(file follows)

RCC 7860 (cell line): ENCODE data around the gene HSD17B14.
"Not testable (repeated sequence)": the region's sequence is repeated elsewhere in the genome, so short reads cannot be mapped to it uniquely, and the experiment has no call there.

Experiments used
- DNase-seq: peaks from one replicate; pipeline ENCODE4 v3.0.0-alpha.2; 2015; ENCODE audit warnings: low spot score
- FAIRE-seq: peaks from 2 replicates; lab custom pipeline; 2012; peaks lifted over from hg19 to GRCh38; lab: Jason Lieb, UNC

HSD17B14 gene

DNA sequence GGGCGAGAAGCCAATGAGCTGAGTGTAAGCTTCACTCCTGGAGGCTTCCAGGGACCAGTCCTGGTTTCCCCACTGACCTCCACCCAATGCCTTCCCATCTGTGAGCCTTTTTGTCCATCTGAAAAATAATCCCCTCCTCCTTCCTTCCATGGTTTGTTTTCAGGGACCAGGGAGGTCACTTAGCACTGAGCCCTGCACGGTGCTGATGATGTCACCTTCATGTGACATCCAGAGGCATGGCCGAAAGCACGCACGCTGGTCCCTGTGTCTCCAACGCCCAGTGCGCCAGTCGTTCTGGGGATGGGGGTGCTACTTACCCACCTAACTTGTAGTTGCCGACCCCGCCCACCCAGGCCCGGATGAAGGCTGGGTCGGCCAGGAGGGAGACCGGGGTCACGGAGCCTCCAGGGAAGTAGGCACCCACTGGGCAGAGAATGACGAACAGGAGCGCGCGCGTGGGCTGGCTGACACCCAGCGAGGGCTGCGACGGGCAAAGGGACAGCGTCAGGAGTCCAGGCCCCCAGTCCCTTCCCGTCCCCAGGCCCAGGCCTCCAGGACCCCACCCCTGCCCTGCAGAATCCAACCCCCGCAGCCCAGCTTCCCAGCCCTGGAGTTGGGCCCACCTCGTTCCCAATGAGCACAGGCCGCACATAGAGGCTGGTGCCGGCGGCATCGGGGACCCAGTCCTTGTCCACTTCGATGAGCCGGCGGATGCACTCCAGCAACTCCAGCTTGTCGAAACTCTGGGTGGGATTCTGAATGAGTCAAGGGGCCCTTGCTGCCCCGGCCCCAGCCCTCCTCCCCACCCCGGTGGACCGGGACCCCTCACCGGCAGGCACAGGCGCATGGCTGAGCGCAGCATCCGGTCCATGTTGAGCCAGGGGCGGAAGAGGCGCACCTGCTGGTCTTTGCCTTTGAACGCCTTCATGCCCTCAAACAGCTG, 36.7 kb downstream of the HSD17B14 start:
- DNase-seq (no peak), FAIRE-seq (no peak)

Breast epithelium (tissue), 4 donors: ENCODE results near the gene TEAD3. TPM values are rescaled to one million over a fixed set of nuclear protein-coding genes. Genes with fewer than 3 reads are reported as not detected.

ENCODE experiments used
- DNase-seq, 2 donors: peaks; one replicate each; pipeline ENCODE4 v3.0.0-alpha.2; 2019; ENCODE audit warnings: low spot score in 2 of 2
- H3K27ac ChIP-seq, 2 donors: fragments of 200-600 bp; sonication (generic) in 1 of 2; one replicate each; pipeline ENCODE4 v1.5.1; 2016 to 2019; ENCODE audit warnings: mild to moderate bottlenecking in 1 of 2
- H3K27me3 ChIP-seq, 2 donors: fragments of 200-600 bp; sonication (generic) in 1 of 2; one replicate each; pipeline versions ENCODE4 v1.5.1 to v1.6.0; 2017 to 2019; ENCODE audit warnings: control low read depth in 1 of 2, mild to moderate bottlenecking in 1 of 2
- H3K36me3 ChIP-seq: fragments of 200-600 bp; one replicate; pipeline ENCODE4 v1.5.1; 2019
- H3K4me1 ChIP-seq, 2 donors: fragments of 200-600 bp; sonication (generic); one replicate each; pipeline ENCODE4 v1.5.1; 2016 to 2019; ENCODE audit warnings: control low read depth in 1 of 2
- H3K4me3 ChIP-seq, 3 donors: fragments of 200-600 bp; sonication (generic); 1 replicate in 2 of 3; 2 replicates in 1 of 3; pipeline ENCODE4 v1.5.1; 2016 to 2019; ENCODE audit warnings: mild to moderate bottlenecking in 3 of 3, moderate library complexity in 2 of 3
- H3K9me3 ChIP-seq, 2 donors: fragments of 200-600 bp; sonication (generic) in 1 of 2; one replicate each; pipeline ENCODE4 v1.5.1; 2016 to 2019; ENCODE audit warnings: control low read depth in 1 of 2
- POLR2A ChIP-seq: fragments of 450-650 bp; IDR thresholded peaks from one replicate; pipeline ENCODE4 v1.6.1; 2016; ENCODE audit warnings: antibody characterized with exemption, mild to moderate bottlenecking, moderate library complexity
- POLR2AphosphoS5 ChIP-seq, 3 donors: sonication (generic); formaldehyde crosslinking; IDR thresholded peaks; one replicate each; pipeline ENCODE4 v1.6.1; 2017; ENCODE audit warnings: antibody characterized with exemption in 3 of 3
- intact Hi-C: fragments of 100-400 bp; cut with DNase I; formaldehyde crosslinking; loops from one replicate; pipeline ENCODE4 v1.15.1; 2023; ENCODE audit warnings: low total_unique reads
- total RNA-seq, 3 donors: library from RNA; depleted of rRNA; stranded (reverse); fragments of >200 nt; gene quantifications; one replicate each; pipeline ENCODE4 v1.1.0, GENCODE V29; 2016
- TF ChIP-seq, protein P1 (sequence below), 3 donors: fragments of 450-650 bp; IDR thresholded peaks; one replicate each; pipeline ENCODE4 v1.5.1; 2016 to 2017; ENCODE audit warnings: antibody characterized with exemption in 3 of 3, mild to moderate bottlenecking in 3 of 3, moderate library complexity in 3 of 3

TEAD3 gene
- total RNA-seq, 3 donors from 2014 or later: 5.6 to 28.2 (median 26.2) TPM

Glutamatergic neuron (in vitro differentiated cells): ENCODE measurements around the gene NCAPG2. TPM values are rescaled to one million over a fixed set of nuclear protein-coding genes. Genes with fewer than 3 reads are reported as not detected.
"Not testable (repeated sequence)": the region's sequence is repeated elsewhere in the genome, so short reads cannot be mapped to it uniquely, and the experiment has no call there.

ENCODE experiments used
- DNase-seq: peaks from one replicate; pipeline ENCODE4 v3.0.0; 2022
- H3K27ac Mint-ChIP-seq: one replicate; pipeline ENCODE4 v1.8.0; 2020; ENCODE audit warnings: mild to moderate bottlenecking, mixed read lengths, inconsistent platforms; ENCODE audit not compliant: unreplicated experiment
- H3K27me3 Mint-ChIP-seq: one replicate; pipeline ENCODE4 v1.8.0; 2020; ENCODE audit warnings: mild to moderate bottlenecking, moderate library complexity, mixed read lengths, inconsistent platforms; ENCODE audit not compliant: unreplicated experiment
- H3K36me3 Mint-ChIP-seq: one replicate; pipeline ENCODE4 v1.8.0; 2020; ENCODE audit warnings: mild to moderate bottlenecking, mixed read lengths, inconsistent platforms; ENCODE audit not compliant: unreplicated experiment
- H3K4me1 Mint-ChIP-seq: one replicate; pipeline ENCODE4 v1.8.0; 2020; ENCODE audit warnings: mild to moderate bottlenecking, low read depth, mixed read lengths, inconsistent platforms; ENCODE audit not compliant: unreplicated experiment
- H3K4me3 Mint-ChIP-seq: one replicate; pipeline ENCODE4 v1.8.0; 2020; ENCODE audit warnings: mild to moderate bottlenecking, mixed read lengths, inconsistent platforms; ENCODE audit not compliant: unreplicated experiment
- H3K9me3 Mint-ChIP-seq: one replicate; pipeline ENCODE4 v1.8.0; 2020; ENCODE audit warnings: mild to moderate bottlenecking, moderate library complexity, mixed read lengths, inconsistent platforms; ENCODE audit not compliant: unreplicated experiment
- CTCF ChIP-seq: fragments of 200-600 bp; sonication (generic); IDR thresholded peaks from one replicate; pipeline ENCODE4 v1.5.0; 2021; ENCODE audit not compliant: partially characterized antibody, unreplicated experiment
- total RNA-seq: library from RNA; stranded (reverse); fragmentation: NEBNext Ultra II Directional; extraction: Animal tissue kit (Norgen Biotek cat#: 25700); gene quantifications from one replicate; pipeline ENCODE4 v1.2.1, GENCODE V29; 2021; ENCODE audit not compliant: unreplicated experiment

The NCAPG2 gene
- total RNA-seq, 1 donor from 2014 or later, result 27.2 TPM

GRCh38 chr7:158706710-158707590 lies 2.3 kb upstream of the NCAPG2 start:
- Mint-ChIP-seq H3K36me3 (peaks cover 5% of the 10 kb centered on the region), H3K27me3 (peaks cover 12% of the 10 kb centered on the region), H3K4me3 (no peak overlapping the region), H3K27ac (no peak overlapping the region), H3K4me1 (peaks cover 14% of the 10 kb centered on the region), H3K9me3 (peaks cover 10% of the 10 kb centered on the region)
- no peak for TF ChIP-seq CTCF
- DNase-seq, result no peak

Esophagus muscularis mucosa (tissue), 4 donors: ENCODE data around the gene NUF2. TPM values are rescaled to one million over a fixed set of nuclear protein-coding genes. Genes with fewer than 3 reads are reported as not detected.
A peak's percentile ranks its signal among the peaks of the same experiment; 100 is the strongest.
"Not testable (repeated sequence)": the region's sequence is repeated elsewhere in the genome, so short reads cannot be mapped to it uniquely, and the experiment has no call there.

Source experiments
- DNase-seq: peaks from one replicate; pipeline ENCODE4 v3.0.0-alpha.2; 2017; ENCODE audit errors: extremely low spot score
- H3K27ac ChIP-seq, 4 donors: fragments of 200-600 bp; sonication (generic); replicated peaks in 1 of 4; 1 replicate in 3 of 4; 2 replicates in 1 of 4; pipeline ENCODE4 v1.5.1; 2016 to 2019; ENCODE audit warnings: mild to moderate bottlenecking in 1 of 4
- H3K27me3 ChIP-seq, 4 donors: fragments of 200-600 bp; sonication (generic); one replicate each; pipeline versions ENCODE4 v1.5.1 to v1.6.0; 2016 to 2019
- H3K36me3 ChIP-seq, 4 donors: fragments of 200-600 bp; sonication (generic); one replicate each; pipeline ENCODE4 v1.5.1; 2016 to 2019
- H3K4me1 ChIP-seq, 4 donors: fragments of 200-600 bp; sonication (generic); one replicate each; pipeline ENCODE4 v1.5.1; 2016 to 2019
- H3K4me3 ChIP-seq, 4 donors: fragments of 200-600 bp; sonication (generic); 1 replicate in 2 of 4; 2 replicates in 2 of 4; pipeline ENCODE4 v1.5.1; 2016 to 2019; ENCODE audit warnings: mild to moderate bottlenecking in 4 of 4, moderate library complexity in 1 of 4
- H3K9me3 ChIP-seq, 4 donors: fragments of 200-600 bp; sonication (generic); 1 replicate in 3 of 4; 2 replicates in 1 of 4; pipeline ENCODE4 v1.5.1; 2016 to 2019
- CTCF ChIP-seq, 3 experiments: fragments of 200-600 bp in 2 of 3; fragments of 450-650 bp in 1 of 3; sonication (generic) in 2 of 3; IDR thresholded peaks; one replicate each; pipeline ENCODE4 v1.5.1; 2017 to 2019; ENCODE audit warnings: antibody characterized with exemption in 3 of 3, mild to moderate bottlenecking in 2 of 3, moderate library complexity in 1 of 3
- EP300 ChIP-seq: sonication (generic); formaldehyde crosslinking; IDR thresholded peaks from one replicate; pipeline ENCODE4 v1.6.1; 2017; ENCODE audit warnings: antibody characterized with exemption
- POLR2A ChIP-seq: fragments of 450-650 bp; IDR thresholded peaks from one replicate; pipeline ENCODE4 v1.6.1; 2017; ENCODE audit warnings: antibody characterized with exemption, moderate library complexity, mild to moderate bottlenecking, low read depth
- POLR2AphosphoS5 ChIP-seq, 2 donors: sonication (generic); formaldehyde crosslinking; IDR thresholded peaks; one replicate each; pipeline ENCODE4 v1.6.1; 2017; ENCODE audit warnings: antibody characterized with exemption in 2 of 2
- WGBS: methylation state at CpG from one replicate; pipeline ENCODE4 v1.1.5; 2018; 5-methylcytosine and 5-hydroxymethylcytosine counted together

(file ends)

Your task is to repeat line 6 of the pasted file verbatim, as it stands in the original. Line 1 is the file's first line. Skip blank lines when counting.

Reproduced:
HSD17B14 gene